As Moore’s law comes to the end of life, there is a lot of discussion happening around a new sustainable model for chip startups. The current model, which requires upwards of $50M in VC money to be profitable, cannot live for long. Very likely, the next invention in the semi/EDA market is going to be economic, something that allows new companies to form and prosper.

Abhijit Athavale
PuneChips Editor

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PMI Pune Seminar: Introduction to the Telecom Software Domain

PMI Pune LogoWhat: Monthly meeting of Project Management Institute’s Deccan Pune Chapter, featuring an introduction to the Telecom Software Domain, and an introduction to Six Sigma
When: Saturday, 11 April, 10am to 12:30pm
Where: Pune Shramik Patrakar Sangh, Cummins Auditorium, 193 Navi Peth, Ganjwe Chowk, Near Alka Talkies, Garware bridge
Registration and Fees: This talk is free for all to attend. No registration required

Session 1: Telecom Domain Overview by Utkarsh Kikani

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The session is based on understanding and knowledge that was developed from a vantage point of a software team member of an IT team of a typical Telco enterprise. It is meant to be an overview and introduction to Telecom as a domain or vertical. Telecom by its very nature can become quite a technological or technical subject. However, the current session is approached more from business angle. There will be a bit of technical Talk but that will be kept minimum and only when absolutely essential. A person who is barely familiar with the world of Telecom would have, at the end of an hour, developed a very high level understanding of the domain with some insights in to its evolution, current status and future trends.

Session 1: About the Speaker Utkarsh Kikani

Utkarsh Kikani MCA from Surat, started his career as a C++ programmer around 16 years ago. After first three years initial stint at a small start up in Gujarat moved to then Mahindra British Telecom which is now TechMahindra as Analyst Programmer. Utkarsh had 13 years long association with TechM with assignments with different Telcos – Singapore Telecom, British Telecom, U S West (now Qwest), Cingular Wireless, Rockwell First Point Contact and AT&T – in different roles of Team lead, Technical architect, Business Analyst, Onsite coordinator and Offshore Project manager and Program manager. Recently left TechM for a planned professional break, and currently teaching a course on Telecom Business Management to business management students as visiting faculty.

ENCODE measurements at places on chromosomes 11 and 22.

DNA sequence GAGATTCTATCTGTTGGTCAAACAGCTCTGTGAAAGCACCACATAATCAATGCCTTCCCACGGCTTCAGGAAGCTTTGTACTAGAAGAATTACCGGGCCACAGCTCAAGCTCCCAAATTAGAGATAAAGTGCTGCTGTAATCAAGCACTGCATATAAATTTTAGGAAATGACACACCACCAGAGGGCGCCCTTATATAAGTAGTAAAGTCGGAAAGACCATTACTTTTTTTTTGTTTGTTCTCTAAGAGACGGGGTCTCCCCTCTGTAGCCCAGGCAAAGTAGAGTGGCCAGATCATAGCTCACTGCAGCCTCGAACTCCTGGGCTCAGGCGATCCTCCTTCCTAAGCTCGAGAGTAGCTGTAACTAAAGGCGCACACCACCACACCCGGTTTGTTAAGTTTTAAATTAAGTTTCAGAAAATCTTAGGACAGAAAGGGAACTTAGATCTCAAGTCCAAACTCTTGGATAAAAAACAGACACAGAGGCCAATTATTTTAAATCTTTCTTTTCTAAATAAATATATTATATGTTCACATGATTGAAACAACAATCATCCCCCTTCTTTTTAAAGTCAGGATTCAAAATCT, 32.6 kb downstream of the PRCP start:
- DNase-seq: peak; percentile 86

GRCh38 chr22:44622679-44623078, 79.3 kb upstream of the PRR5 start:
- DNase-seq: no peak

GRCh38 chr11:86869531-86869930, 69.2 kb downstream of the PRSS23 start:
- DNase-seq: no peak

Session 2: Introduction to Six Sigma and Impact of Variation with Hemant Urdhwareshe

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Six Sigma Approach is implemented by many reputed world class companies. These companies have been benefited immensely in terms of improving their bottom-line, customer satisfaction and waste reduction. The purpose of this presentation is to create awareness about the approach and opportunities. The presentation also includes a simulation of typical manufacturing processes to appreciate impact of variation in various processes on productivity and waste. The simulation also helps understand a strong linkage between Lean and Six Sigma. The presentation will also attempt to illustrate impact of variation in the context of project management

Session 2: About the Speaker Hemant P. Urdhwareshe

Hemant Urdhwareshe is a mechanical engineer from VNIT, Nagpur with post graduate diploma in business management from IMDR, Pune. Hemant director of Institute of Quality & Reliability, comes with a rich experience of 28+ years in Cummins India Limited (CIL). He worked as Sr. General Manager Product Engineering. Hemant is a Master Black Belt (MBB) and has trained more than 300 Black/Green Belts. He has conducted Six Sigma Black Belt/Green Belt programs for several companies along with implementation support and project reviews as MBB. Hemant has also conducted Design for Six Sigma Green Belt Program for Satyam Computers. He has conducted many other workshops in Reliability Basics, Design FMEA, Quality Function Deployment, and Reliability Growth covering more than 500+ participants. Hemant was one of the eminent panelists for Lean Six Sigma Excellence Awards organized by SCMHRD and Sakal. He has published series of articles on Six sigma & related topics in renowned journals & magazines. Recipient of several awards, Hemant is a member of several institutes like American Society for Quality (ASQ) etc.